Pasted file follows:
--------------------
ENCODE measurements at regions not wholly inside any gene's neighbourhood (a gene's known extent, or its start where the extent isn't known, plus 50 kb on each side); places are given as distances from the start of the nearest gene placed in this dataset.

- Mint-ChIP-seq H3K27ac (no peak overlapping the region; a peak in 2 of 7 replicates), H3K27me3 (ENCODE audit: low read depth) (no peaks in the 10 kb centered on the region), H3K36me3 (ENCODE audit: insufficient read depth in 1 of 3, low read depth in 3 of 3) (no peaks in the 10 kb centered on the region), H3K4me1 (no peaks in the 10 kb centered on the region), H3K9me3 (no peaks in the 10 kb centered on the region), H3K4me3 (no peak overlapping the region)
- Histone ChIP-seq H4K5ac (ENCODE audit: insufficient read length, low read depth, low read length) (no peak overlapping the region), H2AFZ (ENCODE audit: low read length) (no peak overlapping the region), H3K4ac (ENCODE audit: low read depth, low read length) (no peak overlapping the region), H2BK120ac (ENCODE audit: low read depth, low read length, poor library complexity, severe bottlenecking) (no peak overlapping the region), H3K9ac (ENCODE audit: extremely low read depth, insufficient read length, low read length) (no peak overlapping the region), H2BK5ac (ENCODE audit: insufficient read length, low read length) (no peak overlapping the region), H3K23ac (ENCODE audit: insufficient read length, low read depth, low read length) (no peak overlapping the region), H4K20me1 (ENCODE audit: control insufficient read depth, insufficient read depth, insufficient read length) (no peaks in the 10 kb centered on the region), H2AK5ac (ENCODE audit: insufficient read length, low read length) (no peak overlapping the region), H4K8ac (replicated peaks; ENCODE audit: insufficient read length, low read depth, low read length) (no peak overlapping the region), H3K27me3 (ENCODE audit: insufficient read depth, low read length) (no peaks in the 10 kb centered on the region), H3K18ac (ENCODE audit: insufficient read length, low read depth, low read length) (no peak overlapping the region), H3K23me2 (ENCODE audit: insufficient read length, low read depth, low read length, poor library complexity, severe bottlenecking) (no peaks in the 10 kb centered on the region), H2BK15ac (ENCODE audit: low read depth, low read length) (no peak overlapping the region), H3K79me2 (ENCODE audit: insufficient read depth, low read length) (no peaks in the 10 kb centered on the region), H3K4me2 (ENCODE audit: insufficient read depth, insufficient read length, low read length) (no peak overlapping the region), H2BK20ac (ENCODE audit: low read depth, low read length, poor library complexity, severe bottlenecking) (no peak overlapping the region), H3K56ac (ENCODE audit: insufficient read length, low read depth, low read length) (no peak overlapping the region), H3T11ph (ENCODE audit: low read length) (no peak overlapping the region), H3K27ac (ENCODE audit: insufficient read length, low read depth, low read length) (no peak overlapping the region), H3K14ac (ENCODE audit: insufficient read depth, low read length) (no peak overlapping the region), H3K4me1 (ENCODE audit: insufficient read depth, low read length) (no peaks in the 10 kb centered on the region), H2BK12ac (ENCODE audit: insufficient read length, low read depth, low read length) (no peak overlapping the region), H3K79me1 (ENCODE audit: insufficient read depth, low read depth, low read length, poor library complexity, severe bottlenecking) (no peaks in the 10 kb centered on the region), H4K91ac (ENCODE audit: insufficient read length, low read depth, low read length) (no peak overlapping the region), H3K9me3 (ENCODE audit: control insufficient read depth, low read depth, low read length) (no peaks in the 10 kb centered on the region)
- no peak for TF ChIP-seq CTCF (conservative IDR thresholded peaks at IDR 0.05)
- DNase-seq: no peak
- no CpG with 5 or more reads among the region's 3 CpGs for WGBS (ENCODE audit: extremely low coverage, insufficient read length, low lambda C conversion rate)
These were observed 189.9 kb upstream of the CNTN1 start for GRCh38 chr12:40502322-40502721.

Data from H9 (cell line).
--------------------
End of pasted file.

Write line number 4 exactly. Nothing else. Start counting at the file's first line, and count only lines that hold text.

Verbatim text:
- no peak for TF ChIP-seq CTCF (conservative IDR thresholded peaks at IDR 0.05)